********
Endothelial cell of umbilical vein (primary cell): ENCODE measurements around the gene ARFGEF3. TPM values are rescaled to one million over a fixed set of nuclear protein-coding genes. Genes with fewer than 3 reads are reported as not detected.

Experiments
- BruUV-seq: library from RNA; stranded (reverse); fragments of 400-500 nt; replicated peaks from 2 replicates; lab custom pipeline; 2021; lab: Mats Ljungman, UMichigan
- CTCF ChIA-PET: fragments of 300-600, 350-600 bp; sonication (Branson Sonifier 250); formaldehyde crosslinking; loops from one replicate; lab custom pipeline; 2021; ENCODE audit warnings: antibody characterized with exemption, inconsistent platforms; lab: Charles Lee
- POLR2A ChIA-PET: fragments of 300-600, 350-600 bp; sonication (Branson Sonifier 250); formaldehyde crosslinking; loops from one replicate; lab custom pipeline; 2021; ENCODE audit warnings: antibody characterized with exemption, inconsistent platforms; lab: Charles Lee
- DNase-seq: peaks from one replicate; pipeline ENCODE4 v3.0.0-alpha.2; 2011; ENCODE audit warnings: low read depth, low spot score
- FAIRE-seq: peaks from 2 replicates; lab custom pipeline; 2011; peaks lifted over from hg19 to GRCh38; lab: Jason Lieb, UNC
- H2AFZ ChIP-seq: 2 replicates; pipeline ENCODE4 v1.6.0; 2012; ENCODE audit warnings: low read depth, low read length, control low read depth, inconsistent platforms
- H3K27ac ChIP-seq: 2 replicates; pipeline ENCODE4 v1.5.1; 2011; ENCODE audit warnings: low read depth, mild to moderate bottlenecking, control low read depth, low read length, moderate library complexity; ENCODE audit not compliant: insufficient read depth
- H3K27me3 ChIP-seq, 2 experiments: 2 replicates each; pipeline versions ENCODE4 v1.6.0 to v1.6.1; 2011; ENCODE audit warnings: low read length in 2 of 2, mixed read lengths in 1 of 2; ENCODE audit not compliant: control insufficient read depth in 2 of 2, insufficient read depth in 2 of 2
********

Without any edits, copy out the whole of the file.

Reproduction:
Endothelial cell of umbilical vein (primary cell): ENCODE measurements around the gene ARFGEF3. TPM values are rescaled to one million over a fixed set of nuclear protein-coding genes. Genes with fewer than 3 reads are reported as not detected.

Experiments
- BruUV-seq: library from RNA; stranded (reverse); fragments of 400-500 nt; replicated peaks from 2 replicates; lab custom pipeline; 2021; lab: Mats Ljungman, UMichigan
- CTCF ChIA-PET: fragments of 300-600, 350-600 bp; sonication (Branson Sonifier 250); formaldehyde crosslinking; loops from one replicate; lab custom pipeline; 2021; ENCODE audit warnings: antibody characterized with exemption, inconsistent platforms; lab: Charles Lee
- POLR2A ChIA-PET: fragments of 300-600, 350-600 bp; sonication (Branson Sonifier 250); formaldehyde crosslinking; loops from one replicate; lab custom pipeline; 2021; ENCODE audit warnings: antibody characterized with exemption, inconsistent platforms; lab: Charles Lee
- DNase-seq: peaks from one replicate; pipeline ENCODE4 v3.0.0-alpha.2; 2011; ENCODE audit warnings: low read depth, low spot score
- FAIRE-seq: peaks from 2 replicates; lab custom pipeline; 2011; peaks lifted over from hg19 to GRCh38; lab: Jason Lieb, UNC
- H2AFZ ChIP-seq: 2 replicates; pipeline ENCODE4 v1.6.0; 2012; ENCODE audit warnings: low read depth, low read length, control low read depth, inconsistent platforms
- H3K27ac ChIP-seq: 2 replicates; pipeline ENCODE4 v1.5.1; 2011; ENCODE audit warnings: low read depth, mild to moderate bottlenecking, control low read depth, low read length, moderate library complexity; ENCODE audit not compliant: insufficient read depth
- H3K27me3 ChIP-seq, 2 experiments: 2 replicates each; pipeline versions ENCODE4 v1.6.0 to v1.6.1; 2011; ENCODE audit warnings: low read length in 2 of 2, mixed read lengths in 1 of 2; ENCODE audit not compliant: control insufficient read depth in 2 of 2, insufficient read depth in 2 of 2